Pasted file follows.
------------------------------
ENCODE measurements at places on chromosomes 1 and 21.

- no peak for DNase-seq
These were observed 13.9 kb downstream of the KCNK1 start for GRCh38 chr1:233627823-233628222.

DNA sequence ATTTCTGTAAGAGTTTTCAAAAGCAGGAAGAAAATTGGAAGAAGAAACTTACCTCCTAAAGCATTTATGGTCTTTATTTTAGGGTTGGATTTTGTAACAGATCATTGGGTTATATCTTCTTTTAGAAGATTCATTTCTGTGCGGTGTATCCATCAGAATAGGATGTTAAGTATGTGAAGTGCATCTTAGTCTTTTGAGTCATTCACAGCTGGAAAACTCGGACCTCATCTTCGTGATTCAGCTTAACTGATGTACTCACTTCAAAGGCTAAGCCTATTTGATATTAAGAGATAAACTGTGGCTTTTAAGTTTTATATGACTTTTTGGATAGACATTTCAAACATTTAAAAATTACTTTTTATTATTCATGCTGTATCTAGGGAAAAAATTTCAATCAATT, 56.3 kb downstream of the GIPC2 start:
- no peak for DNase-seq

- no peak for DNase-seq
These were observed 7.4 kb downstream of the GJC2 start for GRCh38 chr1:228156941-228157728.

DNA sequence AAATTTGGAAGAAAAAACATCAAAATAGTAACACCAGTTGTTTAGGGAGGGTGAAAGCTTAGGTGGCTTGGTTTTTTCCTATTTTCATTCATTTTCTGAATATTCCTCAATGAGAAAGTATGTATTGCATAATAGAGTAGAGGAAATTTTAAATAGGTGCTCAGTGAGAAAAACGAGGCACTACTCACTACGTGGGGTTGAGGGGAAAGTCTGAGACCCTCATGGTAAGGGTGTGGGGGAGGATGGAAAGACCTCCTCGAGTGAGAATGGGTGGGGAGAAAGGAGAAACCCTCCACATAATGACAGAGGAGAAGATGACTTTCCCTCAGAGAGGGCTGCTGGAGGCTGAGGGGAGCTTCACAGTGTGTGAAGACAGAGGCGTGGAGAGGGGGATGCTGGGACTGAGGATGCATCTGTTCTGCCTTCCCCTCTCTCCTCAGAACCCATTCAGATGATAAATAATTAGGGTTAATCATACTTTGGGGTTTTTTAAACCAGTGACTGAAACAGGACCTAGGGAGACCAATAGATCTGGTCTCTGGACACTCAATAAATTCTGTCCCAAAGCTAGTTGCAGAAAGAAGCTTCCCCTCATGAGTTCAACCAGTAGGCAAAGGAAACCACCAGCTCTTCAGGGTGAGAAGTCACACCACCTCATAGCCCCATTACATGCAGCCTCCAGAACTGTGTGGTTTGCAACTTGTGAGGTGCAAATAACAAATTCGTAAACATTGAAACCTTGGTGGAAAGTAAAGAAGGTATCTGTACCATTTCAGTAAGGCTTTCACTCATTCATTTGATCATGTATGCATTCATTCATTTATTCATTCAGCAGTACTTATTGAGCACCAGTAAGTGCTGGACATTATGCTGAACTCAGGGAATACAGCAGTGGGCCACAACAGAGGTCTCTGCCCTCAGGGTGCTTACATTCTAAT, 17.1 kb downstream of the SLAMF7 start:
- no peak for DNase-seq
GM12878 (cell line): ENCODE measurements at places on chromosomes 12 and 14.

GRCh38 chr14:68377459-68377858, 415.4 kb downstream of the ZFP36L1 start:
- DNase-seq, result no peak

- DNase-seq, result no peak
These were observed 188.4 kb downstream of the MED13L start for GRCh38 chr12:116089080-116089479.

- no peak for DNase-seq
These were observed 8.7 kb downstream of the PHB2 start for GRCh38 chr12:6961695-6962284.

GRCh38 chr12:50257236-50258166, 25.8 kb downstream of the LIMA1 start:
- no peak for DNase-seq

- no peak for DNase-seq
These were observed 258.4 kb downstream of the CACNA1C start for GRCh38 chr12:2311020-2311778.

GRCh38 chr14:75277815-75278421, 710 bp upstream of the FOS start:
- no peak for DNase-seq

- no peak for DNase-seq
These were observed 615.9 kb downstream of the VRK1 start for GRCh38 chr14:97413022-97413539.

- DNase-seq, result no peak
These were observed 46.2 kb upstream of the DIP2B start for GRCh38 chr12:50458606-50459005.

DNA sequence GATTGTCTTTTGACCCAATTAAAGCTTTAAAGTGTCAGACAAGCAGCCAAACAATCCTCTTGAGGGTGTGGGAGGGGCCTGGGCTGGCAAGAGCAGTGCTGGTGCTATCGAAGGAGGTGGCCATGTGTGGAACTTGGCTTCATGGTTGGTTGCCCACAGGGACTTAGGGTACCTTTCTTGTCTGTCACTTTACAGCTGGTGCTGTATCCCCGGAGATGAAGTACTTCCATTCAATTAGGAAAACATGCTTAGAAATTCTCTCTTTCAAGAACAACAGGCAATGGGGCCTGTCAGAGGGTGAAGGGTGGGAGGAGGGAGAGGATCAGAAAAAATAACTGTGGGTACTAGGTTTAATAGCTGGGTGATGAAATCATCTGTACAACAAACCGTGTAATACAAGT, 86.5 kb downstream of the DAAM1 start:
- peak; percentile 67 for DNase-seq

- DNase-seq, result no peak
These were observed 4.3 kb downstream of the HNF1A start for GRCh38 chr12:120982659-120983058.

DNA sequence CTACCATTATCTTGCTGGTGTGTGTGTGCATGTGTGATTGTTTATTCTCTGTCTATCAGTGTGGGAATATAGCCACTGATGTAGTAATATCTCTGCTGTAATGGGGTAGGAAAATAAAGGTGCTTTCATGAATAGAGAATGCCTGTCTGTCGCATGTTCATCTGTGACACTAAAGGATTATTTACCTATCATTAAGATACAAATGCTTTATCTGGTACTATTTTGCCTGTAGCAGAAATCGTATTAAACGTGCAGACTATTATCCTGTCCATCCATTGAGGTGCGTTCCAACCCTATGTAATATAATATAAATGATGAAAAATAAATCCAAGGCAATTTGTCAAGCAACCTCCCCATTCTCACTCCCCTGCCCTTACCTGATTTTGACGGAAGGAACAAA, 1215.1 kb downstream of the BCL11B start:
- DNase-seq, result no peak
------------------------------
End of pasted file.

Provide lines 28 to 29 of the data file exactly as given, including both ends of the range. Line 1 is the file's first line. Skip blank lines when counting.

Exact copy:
- peak; percentile 67 for DNase-seq

- DNase-seq, result no peak